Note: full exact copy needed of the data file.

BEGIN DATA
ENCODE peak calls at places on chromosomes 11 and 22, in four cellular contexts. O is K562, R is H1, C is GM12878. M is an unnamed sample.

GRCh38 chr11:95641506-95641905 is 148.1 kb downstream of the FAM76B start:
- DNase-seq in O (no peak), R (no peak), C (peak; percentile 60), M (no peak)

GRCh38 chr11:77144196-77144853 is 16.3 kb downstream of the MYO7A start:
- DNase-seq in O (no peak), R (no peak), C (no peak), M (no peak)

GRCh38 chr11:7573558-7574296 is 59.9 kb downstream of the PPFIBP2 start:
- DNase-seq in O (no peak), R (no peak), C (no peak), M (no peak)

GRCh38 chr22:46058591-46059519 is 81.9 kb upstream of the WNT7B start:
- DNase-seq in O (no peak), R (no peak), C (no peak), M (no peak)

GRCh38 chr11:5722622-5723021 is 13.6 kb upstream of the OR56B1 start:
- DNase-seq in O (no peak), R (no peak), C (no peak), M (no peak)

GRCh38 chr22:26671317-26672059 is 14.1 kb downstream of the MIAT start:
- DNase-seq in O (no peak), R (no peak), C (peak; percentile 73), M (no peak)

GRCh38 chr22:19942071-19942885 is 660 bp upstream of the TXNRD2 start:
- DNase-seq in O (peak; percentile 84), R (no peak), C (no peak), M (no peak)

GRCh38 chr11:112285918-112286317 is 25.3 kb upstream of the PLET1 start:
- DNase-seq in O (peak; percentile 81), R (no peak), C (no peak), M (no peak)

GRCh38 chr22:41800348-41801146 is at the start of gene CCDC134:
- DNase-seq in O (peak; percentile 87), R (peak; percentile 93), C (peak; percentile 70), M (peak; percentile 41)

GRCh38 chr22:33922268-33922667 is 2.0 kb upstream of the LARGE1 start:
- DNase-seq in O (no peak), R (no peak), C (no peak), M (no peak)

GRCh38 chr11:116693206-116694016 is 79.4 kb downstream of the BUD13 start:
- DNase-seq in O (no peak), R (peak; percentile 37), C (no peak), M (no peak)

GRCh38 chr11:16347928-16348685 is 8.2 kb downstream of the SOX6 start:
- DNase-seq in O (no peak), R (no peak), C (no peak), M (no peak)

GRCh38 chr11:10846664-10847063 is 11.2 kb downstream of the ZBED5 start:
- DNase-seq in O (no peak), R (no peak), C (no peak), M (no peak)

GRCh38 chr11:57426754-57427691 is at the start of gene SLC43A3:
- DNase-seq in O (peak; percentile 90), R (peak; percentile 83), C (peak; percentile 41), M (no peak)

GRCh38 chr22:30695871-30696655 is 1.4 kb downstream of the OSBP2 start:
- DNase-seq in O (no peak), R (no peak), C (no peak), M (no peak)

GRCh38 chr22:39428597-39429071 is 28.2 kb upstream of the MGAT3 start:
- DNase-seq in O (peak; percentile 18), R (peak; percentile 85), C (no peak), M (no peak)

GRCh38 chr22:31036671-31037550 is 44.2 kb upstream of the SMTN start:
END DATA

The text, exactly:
ENCODE peak calls at places on chromosomes 11 and 22, in four cellular contexts. O is K562, R is H1, C is GM12878. M is an unnamed sample.

GRCh38 chr11:95641506-95641905 is 148.1 kb downstream of the FAM76B start:
- DNase-seq in O (no peak), R (no peak), C (peak; percentile 60), M (no peak)

GRCh38 chr11:77144196-77144853 is 16.3 kb downstream of the MYO7A start:
- DNase-seq in O (no peak), R (no peak), C (no peak), M (no peak)

GRCh38 chr11:7573558-7574296 is 59.9 kb downstream of the PPFIBP2 start:
- DNase-seq in O (no peak), R (no peak), C (no peak), M (no peak)

GRCh38 chr22:46058591-46059519 is 81.9 kb upstream of the WNT7B start:
- DNase-seq in O (no peak), R (no peak), C (no peak), M (no peak)

GRCh38 chr11:5722622-5723021 is 13.6 kb upstream of the OR56B1 start:
- DNase-seq in O (no peak), R (no peak), C (no peak), M (no peak)

GRCh38 chr22:26671317-26672059 is 14.1 kb downstream of the MIAT start:
- DNase-seq in O (no peak), R (no peak), C (peak; percentile 73), M (no peak)

GRCh38 chr22:19942071-19942885 is 660 bp upstream of the TXNRD2 start:
- DNase-seq in O (peak; percentile 84), R (no peak), C (no peak), M (no peak)

GRCh38 chr11:112285918-112286317 is 25.3 kb upstream of the PLET1 start:
- DNase-seq in O (peak; percentile 81), R (no peak), C (no peak), M (no peak)

GRCh38 chr22:41800348-41801146 is at the start of gene CCDC134:
- DNase-seq in O (peak; percentile 87), R (peak; percentile 93), C (peak; percentile 70), M (peak; percentile 41)

GRCh38 chr22:33922268-33922667 is 2.0 kb upstream of the LARGE1 start:
- DNase-seq in O (no peak), R (no peak), C (no peak), M (no peak)

GRCh38 chr11:116693206-116694016 is 79.4 kb downstream of the BUD13 start:
- DNase-seq in O (no peak), R (peak; percentile 37), C (no peak), M (no peak)

GRCh38 chr11:16347928-16348685 is 8.2 kb downstream of the SOX6 start:
- DNase-seq in O (no peak), R (no peak), C (no peak), M (no peak)

GRCh38 chr11:10846664-10847063 is 11.2 kb downstream of the ZBED5 start:
- DNase-seq in O (no peak), R (no peak), C (no peak), M (no peak)

GRCh38 chr11:57426754-57427691 is at the start of gene SLC43A3:
- DNase-seq in O (peak; percentile 90), R (peak; percentile 83), C (peak; percentile 41), M (no peak)

GRCh38 chr22:30695871-30696655 is 1.4 kb downstream of the OSBP2 start:
- DNase-seq in O (no peak), R (no peak), C (no peak), M (no peak)

GRCh38 chr22:39428597-39429071 is 28.2 kb upstream of the MGAT3 start:
- DNase-seq in O (peak; percentile 18), R (peak; percentile 85), C (no peak), M (no peak)

GRCh38 chr22:31036671-31037550 is 44.2 kb upstream of the SMTN start: